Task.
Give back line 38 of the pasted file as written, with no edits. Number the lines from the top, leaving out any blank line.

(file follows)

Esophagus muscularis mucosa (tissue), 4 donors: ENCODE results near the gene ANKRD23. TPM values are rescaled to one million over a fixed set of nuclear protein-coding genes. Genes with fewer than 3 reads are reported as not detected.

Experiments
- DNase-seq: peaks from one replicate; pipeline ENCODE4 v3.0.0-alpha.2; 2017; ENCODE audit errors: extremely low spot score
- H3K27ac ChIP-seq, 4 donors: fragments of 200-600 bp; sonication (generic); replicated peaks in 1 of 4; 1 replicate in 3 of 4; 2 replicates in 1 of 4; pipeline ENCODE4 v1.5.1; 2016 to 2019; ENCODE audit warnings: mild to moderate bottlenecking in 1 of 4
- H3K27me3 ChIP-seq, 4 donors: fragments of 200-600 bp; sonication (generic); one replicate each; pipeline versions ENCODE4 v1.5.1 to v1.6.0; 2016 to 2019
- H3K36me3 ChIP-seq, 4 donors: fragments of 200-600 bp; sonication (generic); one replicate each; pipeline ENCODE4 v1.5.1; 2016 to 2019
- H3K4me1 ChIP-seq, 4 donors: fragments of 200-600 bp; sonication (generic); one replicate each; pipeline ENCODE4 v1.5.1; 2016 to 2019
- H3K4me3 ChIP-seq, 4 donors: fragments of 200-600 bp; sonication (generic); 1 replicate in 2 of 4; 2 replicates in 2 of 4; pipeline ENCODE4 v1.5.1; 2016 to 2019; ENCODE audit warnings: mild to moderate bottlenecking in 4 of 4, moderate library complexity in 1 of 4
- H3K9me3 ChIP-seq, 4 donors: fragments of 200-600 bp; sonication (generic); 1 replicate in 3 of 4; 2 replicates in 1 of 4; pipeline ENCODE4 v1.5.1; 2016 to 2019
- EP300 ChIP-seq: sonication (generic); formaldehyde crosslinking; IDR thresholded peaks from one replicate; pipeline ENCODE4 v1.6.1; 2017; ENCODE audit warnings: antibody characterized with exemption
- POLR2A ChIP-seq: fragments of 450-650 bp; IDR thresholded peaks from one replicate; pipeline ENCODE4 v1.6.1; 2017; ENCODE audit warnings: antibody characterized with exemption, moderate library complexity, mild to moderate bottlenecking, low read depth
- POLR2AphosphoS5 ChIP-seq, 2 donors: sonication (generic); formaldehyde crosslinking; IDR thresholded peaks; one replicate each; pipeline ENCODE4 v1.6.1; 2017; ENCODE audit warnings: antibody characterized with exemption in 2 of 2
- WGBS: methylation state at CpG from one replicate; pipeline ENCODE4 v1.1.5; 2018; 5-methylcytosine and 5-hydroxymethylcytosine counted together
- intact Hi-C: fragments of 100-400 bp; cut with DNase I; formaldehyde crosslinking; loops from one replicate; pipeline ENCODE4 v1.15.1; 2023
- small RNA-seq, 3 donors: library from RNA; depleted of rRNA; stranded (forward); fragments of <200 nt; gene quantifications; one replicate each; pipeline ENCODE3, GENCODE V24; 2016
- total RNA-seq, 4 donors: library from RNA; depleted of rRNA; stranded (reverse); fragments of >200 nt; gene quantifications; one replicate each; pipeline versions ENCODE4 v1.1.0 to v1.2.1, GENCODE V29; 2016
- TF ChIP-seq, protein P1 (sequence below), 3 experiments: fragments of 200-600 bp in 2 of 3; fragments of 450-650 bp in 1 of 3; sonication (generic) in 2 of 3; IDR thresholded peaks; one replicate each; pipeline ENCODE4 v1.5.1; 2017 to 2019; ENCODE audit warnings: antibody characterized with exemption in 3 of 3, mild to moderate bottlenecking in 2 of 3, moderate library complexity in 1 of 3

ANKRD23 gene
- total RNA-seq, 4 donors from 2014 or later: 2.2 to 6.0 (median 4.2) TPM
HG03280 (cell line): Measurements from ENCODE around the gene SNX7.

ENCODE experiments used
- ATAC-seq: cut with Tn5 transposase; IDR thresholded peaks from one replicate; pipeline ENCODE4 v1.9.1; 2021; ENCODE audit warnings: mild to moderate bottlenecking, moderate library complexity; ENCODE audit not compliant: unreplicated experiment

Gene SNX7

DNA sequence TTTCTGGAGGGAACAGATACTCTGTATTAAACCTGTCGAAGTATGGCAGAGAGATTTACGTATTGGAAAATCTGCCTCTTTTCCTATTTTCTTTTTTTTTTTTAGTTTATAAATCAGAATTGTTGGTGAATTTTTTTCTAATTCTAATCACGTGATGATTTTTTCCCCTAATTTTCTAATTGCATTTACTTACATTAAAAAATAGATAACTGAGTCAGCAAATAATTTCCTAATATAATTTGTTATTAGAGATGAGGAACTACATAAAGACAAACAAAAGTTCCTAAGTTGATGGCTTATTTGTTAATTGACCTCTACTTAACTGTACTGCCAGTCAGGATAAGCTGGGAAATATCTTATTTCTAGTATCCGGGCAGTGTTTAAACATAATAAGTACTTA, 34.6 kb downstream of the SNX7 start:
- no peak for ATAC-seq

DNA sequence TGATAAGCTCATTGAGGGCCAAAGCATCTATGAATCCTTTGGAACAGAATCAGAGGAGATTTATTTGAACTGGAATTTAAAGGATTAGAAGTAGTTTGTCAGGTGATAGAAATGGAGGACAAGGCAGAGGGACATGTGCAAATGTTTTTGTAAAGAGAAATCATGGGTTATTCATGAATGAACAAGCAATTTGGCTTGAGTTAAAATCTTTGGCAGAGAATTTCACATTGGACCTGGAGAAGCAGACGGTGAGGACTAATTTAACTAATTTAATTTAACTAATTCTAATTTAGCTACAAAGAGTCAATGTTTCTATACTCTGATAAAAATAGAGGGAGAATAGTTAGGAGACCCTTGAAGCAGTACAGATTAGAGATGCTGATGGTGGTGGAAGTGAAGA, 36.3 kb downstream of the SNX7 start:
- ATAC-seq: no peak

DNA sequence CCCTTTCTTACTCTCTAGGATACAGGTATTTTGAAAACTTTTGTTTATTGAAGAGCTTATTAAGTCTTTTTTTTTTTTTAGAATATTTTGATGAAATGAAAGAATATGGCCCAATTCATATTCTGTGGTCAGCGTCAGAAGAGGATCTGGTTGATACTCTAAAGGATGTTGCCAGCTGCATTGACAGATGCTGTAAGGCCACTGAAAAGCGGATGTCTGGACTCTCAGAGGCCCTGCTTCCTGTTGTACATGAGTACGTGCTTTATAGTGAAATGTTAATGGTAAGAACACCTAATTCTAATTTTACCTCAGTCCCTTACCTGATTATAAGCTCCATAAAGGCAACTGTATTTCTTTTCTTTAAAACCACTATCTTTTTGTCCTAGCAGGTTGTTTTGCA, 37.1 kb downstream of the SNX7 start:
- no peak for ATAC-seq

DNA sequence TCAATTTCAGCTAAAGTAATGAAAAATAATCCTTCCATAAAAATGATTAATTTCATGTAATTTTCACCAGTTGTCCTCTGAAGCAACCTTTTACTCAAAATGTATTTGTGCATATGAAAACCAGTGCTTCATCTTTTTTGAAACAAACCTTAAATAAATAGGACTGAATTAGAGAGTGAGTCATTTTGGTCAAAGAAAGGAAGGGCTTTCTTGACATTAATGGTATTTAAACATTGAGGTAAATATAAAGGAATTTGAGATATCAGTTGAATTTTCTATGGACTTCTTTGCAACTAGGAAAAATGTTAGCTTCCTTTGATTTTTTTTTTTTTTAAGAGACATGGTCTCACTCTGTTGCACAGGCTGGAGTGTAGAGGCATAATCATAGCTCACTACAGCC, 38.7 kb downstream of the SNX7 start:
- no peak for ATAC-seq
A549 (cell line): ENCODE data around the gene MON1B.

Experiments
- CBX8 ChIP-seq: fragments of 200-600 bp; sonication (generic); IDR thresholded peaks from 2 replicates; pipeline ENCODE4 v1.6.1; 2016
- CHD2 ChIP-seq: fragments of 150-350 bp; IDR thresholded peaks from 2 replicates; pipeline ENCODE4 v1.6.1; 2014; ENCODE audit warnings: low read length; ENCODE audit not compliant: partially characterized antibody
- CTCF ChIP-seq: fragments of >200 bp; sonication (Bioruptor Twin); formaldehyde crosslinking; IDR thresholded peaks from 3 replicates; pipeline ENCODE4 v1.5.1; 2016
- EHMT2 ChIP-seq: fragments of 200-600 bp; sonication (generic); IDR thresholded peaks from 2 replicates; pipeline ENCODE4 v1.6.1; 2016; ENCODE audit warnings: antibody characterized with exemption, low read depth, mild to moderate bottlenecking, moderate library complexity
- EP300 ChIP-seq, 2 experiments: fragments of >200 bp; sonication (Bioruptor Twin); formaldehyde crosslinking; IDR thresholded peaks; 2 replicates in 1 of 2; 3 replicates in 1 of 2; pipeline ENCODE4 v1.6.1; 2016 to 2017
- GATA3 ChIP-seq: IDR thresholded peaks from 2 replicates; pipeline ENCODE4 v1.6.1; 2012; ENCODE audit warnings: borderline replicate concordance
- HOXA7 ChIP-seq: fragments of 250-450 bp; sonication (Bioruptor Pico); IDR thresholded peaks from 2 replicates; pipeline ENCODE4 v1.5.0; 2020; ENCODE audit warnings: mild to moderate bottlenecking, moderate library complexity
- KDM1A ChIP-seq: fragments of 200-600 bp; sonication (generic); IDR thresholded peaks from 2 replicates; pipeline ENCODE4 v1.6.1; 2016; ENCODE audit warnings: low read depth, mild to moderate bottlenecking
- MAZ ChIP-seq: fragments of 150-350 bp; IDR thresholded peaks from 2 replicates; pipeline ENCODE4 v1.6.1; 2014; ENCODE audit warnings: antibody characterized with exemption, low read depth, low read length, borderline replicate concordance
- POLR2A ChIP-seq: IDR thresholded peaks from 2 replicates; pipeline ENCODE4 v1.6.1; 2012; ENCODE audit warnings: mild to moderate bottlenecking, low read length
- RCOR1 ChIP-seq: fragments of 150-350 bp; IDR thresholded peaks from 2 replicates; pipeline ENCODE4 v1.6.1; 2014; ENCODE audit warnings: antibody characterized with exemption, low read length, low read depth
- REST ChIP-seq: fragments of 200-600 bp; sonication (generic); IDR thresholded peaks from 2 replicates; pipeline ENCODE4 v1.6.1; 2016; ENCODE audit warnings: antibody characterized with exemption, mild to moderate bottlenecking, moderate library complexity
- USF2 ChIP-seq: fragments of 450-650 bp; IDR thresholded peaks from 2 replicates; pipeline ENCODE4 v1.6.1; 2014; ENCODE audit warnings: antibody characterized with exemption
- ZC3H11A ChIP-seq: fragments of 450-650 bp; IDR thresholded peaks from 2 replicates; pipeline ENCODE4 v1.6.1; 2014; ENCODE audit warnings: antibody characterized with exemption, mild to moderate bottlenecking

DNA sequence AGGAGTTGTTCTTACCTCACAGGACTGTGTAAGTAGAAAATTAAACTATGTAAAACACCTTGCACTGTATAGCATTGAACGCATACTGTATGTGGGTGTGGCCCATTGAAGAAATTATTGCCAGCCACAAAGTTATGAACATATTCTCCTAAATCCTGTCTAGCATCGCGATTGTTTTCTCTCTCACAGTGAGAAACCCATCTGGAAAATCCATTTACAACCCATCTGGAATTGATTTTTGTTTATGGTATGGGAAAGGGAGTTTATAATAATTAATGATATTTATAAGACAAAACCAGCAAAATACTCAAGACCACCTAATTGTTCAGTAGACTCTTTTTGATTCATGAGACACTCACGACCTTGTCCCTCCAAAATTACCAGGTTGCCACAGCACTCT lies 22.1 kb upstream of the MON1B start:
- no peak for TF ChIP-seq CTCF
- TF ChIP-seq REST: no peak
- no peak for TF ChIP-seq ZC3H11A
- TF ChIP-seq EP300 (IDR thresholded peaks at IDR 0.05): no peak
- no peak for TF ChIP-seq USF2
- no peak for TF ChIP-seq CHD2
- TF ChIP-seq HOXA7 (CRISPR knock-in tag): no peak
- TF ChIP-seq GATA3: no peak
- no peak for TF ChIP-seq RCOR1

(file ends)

- EP300 ChIP-seq, 2 experiments: fragments of >200 bp; sonication (Bioruptor Twin); formaldehyde crosslinking; IDR thresholded peaks; 2 replicates in 1 of 2; 3 replicates in 1 of 2; pipeline ENCODE4 v1.6.1; 2016 to 2017